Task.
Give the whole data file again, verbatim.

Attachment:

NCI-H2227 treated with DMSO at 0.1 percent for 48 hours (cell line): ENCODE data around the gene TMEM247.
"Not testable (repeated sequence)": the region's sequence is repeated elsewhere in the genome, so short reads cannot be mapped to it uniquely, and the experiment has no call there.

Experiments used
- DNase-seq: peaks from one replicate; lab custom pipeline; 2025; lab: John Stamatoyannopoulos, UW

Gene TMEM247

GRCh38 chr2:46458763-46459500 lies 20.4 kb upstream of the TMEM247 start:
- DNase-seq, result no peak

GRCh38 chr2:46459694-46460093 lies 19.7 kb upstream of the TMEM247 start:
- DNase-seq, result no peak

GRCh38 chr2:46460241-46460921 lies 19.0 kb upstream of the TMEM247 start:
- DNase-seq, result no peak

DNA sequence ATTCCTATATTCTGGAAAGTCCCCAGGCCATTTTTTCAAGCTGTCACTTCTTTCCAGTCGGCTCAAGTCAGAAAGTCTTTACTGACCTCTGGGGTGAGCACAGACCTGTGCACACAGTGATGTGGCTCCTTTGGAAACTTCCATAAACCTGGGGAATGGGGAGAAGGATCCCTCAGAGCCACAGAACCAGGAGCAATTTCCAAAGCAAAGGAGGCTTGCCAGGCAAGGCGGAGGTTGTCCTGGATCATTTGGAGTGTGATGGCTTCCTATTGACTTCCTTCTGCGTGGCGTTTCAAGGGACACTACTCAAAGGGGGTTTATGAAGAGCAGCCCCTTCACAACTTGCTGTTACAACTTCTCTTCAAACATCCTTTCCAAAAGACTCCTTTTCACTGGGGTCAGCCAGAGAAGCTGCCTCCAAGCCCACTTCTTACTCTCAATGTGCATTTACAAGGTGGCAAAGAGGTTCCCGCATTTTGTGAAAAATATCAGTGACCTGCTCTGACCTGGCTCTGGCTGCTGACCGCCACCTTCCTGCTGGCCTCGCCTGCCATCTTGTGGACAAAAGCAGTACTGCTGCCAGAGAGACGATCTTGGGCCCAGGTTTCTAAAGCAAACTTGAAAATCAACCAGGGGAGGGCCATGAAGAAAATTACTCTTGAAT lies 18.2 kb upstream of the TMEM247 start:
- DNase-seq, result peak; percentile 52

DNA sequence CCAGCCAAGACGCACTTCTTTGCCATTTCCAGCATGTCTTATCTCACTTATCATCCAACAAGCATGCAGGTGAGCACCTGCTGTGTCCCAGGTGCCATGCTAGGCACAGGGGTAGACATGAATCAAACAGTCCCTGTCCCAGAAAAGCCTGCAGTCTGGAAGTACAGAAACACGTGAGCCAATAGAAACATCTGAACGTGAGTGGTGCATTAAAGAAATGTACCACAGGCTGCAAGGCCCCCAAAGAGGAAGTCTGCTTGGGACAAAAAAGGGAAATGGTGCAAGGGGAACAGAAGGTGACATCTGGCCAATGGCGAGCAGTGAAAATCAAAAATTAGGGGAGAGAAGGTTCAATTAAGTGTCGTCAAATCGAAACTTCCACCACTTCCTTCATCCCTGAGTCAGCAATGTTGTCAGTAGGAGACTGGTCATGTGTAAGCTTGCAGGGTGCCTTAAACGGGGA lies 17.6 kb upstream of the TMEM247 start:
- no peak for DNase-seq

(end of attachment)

NCI-H2227 treated with DMSO at 0.1 percent for 48 hours (cell line): ENCODE data around the gene TMEM247.
"Not testable (repeated sequence)": the region's sequence is repeated elsewhere in the genome, so short reads cannot be mapped to it uniquely, and the experiment has no call there.

Experiments used
- DNase-seq: peaks from one replicate; lab custom pipeline; 2025; lab: John Stamatoyannopoulos, UW

Gene TMEM247

GRCh38 chr2:46458763-46459500 lies 20.4 kb upstream of the TMEM247 start:
- DNase-seq, result no peak

GRCh38 chr2:46459694-46460093 lies 19.7 kb upstream of the TMEM247 start:
- DNase-seq, result no peak

GRCh38 chr2:46460241-46460921 lies 19.0 kb upstream of the TMEM247 start:
- DNase-seq, result no peak

DNA sequence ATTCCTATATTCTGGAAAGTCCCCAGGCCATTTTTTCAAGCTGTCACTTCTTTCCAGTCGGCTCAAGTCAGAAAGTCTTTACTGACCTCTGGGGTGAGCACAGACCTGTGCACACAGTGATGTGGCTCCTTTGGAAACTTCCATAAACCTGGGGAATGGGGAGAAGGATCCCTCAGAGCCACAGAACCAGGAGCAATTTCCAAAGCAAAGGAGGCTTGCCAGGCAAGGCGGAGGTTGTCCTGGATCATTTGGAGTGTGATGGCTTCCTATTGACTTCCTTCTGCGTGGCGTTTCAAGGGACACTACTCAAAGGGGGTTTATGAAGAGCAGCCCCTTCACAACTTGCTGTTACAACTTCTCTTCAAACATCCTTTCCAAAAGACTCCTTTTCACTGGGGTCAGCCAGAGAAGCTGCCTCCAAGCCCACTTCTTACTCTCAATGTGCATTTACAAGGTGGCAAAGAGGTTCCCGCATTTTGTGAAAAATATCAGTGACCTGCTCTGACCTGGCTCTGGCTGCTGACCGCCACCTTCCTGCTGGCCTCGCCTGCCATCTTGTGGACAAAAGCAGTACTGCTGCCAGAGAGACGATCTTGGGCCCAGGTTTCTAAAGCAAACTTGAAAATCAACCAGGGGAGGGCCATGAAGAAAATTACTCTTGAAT lies 18.2 kb upstream of the TMEM247 start:
- DNase-seq, result peak; percentile 52

DNA sequence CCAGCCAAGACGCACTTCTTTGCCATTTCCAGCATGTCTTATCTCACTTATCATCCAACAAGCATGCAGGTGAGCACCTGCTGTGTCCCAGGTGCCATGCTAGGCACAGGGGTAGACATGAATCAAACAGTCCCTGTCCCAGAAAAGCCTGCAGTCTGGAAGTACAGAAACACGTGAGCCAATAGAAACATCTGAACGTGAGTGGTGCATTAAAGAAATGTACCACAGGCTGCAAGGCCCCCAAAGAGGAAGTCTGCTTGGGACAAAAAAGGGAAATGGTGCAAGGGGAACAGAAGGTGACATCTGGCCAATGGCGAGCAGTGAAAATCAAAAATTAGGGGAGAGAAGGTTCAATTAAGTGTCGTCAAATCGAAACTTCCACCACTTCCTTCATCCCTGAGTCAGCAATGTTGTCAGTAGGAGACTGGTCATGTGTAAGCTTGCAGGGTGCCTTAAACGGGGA lies 17.6 kb upstream of the TMEM247 start:
- no peak for DNase-seq